Binocular Polarizing Microscope

Production date
Circa 1918
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Object Detail

Watson and Sons Patent 64 polarizing microscope. Coarse focus is by rack and pinion. Fine focus is by adjustable micrometer knob. Plano-concave mirror. Finished in lacquered brass.Three feet mounted on timber base, with timber clamps over each foot, screwed down. Column-style brass legs. The microscope comes with two sub-stage condensers – one with optical Abbe type condenser, variable diaphragm, and removable filter holder, the other with rotating wheel stops. Incorporates a prism.
CH classification SCIENCES Instruments Optical microscope
Production place
L240 x W310 x H540 mm
Media/Materials description
Indeterminate (Woods)
Brass (Metals - Non-Ferrous)
Indeterminate (Glass)
<on leg> WATSON & S [covered] \ 313 High Holb [covered] \ London \ 1918
<on round plate > WATSON & SONS. \ PATENT \ 64
<on left eye piece > C \ KELNER
<on right eye piece> C \ KELNER
History and use
This microscope is a polarizing, or petrological, microscope, used for identifying rocks and minerals in thin sections with the use of polarised light. The microscope, made by English manufacturer Watson and Sons, has a lateral illumination mirror attached to aim and focus more light at the object of study.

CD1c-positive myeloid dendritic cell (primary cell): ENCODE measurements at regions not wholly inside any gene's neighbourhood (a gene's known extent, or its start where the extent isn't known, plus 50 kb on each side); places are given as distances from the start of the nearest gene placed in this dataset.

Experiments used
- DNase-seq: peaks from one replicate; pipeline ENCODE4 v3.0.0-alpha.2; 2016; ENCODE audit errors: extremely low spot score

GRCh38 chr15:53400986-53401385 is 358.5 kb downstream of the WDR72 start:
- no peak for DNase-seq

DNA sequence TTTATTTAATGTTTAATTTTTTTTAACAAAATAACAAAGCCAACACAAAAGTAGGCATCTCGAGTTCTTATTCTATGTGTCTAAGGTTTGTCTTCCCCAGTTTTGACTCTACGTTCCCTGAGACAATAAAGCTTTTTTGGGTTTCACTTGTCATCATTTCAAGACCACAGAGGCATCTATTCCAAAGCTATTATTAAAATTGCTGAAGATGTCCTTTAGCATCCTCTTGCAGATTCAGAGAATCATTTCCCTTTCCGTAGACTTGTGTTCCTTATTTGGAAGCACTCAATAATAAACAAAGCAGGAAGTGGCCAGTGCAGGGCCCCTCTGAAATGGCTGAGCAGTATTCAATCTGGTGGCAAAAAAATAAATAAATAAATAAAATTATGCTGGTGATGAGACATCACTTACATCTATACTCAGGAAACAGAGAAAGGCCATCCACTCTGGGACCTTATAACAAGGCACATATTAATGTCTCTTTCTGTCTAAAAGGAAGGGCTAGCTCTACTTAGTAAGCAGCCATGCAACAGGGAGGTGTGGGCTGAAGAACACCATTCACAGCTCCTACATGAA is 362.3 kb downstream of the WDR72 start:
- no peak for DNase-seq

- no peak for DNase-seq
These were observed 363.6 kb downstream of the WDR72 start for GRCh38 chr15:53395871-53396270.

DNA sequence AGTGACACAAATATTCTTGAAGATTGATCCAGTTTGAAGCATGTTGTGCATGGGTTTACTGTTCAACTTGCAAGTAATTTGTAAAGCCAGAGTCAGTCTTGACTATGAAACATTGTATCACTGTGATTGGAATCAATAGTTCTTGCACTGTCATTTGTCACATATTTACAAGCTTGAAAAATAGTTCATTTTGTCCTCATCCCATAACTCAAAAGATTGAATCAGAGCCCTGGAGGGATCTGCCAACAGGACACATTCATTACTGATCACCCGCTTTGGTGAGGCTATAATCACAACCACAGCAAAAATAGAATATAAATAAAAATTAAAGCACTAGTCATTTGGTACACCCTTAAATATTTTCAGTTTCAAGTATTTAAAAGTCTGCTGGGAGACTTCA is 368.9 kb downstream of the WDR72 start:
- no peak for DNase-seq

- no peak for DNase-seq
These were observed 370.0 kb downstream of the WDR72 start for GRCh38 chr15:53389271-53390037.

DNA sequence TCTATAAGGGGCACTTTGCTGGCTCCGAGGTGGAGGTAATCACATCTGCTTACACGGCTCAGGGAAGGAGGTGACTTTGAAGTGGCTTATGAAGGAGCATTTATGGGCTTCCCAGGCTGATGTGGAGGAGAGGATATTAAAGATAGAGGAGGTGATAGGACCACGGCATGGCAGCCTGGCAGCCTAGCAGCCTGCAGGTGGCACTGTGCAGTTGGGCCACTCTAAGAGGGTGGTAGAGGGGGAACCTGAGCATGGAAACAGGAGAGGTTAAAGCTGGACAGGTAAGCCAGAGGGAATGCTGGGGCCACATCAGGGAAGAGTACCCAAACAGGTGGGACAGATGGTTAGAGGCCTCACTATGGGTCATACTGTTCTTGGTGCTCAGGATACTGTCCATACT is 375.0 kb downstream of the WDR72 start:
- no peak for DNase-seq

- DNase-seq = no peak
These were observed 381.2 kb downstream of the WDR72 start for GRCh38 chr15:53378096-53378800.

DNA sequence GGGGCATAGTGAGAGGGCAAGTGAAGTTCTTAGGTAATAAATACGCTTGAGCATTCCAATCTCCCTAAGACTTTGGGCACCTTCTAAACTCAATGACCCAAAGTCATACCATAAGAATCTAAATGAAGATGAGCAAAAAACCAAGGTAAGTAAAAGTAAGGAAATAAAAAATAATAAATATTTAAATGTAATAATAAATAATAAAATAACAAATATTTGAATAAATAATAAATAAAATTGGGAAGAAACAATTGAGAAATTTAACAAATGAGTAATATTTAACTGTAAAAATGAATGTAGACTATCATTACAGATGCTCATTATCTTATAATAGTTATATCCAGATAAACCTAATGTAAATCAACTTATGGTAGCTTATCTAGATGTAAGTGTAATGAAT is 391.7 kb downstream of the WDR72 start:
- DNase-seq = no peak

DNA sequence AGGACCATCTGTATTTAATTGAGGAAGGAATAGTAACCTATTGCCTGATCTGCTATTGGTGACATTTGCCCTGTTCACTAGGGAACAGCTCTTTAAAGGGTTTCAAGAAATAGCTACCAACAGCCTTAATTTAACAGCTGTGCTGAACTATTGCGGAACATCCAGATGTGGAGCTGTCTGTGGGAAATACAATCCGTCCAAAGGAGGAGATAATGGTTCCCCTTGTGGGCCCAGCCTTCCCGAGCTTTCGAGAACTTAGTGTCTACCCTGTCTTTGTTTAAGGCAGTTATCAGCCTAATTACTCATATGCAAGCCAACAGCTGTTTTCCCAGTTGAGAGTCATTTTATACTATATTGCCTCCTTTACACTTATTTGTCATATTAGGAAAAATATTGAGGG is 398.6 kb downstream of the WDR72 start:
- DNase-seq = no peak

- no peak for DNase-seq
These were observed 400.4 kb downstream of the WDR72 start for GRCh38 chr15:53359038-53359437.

Binocular microscopes only differ from monocular microscopes because they have two eyepieces rather than one. They are still compound microscopes (producing a two dimensional image) but they allow for the use of both eyes. Using two eyes is physically easier and it has been claimed that using both eyes provides better depth perception. However, the use of a prism in this Watson and Sons model gives the image a definitively more three dimensional look. The prism splits the light by combining reflection and refraction to give a pseudo-stereoscopic effect.

Uploaded to the Web 27 May 2011.
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